The cucurbits prefer warm weather conditions to ensure high productivity. Many growers transplant early cucumbers and summer squash or seed cucumber, squash and pumpkins into bare soil and rely on furrow irrigation. Weed control is critical in bare soil systems as weeds in the planted row and furrow are difficult to manage and often compete with the crop before the plants are large enough to shade out weeds. Weeds in and between the rows are typically controlled with cultivation, hand hoeing, herbicides, or a combination of approaches. More growers are planting through plastic mulches to improve early growth and reduce in-row weed pressure associated with bare soil conditions. Some herbicides can be applied underneath the mulch but it is those weeds growing along the edge of the plastic that are difficult to control with cultivation equipment. Directed or shielded herbicide applications on bed edges helps with weed control but use caution as spray drift and residual herbicides left on the plastic may affect crop growth
In organic production systems, mulches (such as straw, cardboard, etc.) can provide good weed control in and between rows if applied in a thick mat before weeds emerge. There are OMRI approved organic herbicides that can assist in weed management in organic operations. These herbicides are non-selective, contact herbicides, and must be applied to green tissue. Most organic herbicides have limited residual activity so use a combination of controls like tillage, hoeing, and mulches in addition to herbicides.
Due to space limitations and the large list of chemicals available for weed management, it is not possible to include every comment and suggestion relative to a specific herbicide. It is the grower’s responsibility to have a current chemical applicators license, to obtain a copy of the label, and read it carefully. Many herbicides are manufactured by many companies under different trade names. We have provided the chemical name (active ingredient) along with one representative trade name in this publication. Growers should compare costs of different brands having the same active ingredient. Herbicide and pesticide labels change, so growers must always consult a current label to determine 1) is a crop listed for herbicide use, 2) what precautions in use are required, and 3) what rates and application methods are allowed. Follow the precautions stated on the label. It is a violation of federal law to use any herbicides for purposes other than those specified on the approved label. Off-label applications are hazardous to the environment, to people using the product, and can severely injure the crop.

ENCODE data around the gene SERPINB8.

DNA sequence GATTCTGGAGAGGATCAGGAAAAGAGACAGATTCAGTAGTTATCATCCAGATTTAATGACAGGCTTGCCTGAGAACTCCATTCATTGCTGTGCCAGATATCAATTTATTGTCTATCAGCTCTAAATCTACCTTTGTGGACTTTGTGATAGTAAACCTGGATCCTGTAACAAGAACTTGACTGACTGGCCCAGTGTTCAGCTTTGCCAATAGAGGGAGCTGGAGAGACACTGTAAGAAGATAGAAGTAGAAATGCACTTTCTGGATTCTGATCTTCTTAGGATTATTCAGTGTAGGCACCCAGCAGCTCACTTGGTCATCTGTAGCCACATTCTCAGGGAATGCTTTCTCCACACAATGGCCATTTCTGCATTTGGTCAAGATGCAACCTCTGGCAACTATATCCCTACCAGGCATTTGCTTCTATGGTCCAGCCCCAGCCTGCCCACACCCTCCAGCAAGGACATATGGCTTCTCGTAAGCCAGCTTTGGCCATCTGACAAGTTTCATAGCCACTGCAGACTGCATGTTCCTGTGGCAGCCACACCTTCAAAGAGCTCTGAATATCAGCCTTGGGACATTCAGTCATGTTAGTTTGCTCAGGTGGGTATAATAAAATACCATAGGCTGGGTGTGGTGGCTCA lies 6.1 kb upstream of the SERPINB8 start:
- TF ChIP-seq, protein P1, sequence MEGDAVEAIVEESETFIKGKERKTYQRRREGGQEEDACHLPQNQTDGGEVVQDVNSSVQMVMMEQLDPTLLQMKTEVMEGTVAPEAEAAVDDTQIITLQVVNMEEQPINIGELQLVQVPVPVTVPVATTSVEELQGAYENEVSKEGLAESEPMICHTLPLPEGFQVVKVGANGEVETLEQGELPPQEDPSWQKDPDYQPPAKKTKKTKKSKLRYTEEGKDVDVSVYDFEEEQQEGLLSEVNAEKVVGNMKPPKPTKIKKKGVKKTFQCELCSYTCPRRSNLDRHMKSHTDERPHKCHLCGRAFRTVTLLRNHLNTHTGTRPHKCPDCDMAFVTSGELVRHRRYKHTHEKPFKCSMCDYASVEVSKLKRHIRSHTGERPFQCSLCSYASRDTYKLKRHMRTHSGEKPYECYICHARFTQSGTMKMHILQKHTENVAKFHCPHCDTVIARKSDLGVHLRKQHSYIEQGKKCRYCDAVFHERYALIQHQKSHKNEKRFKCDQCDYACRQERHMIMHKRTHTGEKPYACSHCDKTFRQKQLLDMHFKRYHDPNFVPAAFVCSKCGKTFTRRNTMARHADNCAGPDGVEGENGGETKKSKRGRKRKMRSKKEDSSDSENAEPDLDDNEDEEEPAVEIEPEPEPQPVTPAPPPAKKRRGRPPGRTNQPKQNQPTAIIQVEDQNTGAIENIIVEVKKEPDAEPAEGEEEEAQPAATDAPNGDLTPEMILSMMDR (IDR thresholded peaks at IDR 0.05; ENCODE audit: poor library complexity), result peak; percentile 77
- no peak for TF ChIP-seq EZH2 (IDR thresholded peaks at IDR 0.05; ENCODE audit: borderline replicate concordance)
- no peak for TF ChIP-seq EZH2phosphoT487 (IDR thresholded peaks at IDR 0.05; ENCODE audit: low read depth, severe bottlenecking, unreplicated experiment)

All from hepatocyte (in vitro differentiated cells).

Use herbicides only on the crops for which they are approved and recommended on the label. Some herbicides can be used only on specific cucurbits and off-label use will injure other crops. Use the recommended amount of product and apply it as stated. Pay attention to re-entry intervals (REI) and pre-harvest intervals (PHI). Over-application wastes money and violates the law. Too much material may damage the crop and make it unsafe for consumption. The EPA has the authority to seize any agricultural commodity that carries a pesticide residue in excess of the established tolerance. In addition, if residues of unlabeled chemicals are detected on fresh produce, they could be traced back to your farm.
Finally, apply herbicides only at times specified on the label and observe the recommended intervals between the time of treatment and time of planting or harvesting the crop. Don’t spray in high wind conditions so drift injury to susceptible crops is minimized. Work with your neighbors as many herbicides are toxic to other crops that are growing nearby. Finally, herbicides are just one tool available for weed control and their use should supplement other good weed-management practices.
Herbicides are applied in the following ways:
- Pre-transplanting: incorporated into the soil prior to transplanting the crop.
- Pre-emergence: applied to the soil after planting but before the crop or weeds emerge.
- Post-transplant - directed: applied to the soil after the crop is transplanted either before weeds emerge or after clean cultivation. In some cases, sprays are directed to row middles and shielded from application to the crop.
- Post-emergence: applied to weeds after both weeds and the crop have emerged.